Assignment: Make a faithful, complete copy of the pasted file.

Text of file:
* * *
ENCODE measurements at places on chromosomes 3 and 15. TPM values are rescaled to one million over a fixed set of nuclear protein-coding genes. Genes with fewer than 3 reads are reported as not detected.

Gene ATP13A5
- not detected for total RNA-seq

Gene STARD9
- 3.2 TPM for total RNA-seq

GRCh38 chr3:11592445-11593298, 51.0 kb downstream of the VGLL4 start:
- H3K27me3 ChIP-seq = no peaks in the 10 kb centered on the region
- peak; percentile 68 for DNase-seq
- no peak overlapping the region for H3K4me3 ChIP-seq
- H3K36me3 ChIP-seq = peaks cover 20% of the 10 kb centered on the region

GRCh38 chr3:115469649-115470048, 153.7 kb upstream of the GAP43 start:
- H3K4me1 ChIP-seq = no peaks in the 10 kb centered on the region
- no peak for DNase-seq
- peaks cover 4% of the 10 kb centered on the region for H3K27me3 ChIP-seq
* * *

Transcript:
ENCODE measurements at places on chromosomes 3 and 15. TPM values are rescaled to one million over a fixed set of nuclear protein-coding genes. Genes with fewer than 3 reads are reported as not detected.

Gene ATP13A5
- not detected for total RNA-seq

Gene STARD9
- 3.2 TPM for total RNA-seq

GRCh38 chr3:11592445-11593298, 51.0 kb downstream of the VGLL4 start:
- H3K27me3 ChIP-seq = no peaks in the 10 kb centered on the region
- peak; percentile 68 for DNase-seq
- no peak overlapping the region for H3K4me3 ChIP-seq
- H3K36me3 ChIP-seq = peaks cover 20% of the 10 kb centered on the region

GRCh38 chr3:115469649-115470048, 153.7 kb upstream of the GAP43 start:
- H3K4me1 ChIP-seq = no peaks in the 10 kb centered on the region
- no peak for DNase-seq
- peaks cover 4% of the 10 kb centered on the region for H3K27me3 ChIP-seq